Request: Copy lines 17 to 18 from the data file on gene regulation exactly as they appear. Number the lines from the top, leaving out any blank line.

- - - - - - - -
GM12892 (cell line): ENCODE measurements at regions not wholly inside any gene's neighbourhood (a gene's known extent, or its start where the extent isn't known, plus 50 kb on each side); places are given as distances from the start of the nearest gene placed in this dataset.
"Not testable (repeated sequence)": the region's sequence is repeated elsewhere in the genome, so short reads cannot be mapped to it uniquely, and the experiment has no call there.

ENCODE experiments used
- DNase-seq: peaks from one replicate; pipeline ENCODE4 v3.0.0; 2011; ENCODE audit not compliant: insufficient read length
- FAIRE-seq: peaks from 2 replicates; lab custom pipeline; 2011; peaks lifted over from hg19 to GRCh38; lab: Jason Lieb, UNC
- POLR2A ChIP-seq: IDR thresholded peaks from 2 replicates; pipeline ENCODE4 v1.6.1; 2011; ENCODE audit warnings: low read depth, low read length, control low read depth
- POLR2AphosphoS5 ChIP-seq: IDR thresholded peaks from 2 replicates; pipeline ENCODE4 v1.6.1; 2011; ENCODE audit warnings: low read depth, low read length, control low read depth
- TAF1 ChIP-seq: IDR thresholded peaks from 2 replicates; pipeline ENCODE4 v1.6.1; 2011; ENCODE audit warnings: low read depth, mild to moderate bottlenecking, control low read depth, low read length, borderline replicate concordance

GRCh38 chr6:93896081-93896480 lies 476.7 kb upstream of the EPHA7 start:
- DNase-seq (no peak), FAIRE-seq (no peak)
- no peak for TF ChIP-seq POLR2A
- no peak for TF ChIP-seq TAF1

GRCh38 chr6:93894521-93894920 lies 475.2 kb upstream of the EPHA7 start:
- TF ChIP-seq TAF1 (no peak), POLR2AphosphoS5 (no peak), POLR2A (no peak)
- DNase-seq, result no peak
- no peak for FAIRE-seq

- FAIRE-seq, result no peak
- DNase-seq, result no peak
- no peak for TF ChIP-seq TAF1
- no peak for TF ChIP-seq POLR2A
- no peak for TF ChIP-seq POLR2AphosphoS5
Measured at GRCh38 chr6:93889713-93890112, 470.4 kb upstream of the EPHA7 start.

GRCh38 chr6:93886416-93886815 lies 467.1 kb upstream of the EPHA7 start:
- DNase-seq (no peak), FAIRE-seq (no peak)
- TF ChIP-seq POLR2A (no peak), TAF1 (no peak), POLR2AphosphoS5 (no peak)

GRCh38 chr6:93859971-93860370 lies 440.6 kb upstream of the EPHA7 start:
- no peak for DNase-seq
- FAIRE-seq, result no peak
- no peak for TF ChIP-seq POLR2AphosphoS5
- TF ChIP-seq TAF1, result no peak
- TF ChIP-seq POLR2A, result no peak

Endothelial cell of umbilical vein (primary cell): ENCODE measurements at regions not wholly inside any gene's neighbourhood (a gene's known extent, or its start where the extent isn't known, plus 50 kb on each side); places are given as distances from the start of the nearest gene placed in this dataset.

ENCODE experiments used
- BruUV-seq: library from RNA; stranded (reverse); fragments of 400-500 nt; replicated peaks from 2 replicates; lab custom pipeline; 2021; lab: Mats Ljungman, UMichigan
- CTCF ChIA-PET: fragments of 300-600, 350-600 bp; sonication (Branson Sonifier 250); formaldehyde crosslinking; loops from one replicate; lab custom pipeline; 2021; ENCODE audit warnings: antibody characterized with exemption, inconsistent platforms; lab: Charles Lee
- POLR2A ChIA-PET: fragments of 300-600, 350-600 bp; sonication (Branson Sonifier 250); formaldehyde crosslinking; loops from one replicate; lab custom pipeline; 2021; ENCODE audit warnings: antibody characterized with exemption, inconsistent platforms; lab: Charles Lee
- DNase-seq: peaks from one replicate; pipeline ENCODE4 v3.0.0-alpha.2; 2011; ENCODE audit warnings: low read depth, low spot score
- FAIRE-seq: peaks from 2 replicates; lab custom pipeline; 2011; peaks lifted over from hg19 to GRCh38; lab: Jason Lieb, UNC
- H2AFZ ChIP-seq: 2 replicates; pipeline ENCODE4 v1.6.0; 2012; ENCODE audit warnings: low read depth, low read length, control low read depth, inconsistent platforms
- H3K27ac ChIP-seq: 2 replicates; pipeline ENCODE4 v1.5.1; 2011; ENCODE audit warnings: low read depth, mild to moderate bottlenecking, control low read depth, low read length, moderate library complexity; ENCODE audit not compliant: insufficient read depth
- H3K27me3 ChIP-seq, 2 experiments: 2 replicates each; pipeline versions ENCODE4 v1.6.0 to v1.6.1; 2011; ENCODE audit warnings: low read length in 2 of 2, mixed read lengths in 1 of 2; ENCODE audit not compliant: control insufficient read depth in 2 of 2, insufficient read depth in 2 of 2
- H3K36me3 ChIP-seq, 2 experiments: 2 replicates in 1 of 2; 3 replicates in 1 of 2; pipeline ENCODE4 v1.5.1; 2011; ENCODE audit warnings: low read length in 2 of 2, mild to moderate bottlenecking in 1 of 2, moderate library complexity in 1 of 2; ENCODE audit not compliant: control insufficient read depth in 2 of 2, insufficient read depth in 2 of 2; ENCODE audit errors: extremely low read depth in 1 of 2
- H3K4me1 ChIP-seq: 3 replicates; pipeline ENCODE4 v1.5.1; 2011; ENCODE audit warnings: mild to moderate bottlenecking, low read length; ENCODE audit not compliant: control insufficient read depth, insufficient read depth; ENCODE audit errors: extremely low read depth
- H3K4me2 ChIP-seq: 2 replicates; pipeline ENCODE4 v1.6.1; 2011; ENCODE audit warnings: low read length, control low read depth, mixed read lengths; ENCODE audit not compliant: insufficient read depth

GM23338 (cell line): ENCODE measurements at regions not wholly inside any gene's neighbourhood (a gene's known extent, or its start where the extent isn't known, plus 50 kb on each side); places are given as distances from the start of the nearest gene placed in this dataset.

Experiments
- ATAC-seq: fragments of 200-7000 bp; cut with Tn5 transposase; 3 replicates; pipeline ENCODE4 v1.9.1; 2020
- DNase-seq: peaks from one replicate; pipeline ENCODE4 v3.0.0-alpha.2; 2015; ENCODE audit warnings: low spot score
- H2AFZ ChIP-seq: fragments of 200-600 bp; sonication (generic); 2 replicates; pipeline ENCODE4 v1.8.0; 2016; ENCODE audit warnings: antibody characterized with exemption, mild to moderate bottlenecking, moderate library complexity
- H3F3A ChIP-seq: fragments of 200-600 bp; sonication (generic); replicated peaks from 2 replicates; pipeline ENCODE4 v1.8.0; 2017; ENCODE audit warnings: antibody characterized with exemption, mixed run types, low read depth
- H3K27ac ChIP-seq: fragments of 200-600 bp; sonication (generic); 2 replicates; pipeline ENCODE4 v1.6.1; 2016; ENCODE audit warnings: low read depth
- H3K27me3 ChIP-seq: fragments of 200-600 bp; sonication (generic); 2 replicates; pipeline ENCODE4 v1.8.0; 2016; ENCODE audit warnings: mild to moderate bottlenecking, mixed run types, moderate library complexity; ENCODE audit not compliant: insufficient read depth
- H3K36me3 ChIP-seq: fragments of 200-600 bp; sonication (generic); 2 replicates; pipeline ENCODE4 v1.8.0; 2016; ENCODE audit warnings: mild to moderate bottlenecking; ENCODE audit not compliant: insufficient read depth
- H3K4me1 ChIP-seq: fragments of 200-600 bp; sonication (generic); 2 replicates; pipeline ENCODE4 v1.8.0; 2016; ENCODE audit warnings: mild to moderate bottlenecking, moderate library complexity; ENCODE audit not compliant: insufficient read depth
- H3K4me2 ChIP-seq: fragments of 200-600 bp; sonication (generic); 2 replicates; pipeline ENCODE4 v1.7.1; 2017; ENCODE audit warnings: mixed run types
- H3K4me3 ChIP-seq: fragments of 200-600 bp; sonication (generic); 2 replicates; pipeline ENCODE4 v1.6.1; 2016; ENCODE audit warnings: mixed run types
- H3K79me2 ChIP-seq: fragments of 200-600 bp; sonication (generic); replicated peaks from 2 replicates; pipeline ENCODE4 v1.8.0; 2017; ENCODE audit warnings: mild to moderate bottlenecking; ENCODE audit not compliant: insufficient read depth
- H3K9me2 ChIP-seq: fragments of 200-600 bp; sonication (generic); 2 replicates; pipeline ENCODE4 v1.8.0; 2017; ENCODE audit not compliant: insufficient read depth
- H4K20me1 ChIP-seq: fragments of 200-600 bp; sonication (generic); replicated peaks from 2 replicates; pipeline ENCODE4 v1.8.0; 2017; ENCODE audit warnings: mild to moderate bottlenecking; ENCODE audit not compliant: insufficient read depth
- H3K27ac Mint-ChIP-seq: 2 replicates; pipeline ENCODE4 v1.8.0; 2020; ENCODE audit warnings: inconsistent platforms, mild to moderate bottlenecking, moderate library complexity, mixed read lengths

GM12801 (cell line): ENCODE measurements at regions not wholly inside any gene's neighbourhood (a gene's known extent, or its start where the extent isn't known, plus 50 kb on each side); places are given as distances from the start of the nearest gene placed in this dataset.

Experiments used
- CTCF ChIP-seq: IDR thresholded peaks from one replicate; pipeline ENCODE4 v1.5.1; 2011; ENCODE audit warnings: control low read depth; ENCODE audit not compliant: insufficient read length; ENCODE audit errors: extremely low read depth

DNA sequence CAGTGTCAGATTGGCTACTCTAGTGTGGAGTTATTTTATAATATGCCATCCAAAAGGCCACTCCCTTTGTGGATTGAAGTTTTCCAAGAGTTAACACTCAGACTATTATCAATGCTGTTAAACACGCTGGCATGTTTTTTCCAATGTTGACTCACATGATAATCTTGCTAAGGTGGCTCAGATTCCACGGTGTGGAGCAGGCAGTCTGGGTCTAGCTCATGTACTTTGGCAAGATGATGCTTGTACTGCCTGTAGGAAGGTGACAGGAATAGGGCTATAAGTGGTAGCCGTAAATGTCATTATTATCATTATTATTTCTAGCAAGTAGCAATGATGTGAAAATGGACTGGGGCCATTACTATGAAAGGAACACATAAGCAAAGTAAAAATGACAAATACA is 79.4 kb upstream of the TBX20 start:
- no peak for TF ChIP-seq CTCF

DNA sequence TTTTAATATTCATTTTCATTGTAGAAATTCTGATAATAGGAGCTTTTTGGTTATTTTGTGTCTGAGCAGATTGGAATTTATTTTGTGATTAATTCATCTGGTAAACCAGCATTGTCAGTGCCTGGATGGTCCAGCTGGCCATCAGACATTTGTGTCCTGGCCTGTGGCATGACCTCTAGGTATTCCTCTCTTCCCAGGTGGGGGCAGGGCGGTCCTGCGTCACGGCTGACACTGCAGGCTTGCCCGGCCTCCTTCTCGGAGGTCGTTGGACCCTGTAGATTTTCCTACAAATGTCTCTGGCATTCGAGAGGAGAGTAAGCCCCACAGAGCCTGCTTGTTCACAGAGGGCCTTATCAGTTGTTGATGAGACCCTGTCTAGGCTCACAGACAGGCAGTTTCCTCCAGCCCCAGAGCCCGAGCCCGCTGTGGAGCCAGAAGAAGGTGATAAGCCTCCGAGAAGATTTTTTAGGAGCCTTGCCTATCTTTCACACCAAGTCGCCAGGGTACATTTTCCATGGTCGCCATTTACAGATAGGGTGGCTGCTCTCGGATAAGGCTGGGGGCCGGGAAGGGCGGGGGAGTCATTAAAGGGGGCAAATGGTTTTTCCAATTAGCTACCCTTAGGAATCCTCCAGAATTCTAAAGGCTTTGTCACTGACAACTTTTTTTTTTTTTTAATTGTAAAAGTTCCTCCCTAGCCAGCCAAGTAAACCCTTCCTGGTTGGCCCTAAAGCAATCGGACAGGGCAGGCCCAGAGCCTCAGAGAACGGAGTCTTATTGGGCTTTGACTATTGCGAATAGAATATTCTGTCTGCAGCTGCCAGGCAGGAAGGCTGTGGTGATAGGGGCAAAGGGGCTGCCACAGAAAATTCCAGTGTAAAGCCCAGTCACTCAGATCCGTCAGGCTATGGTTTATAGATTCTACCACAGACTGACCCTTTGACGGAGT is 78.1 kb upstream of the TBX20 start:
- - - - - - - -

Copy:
- FAIRE-seq, result no peak
- DNase-seq, result no peak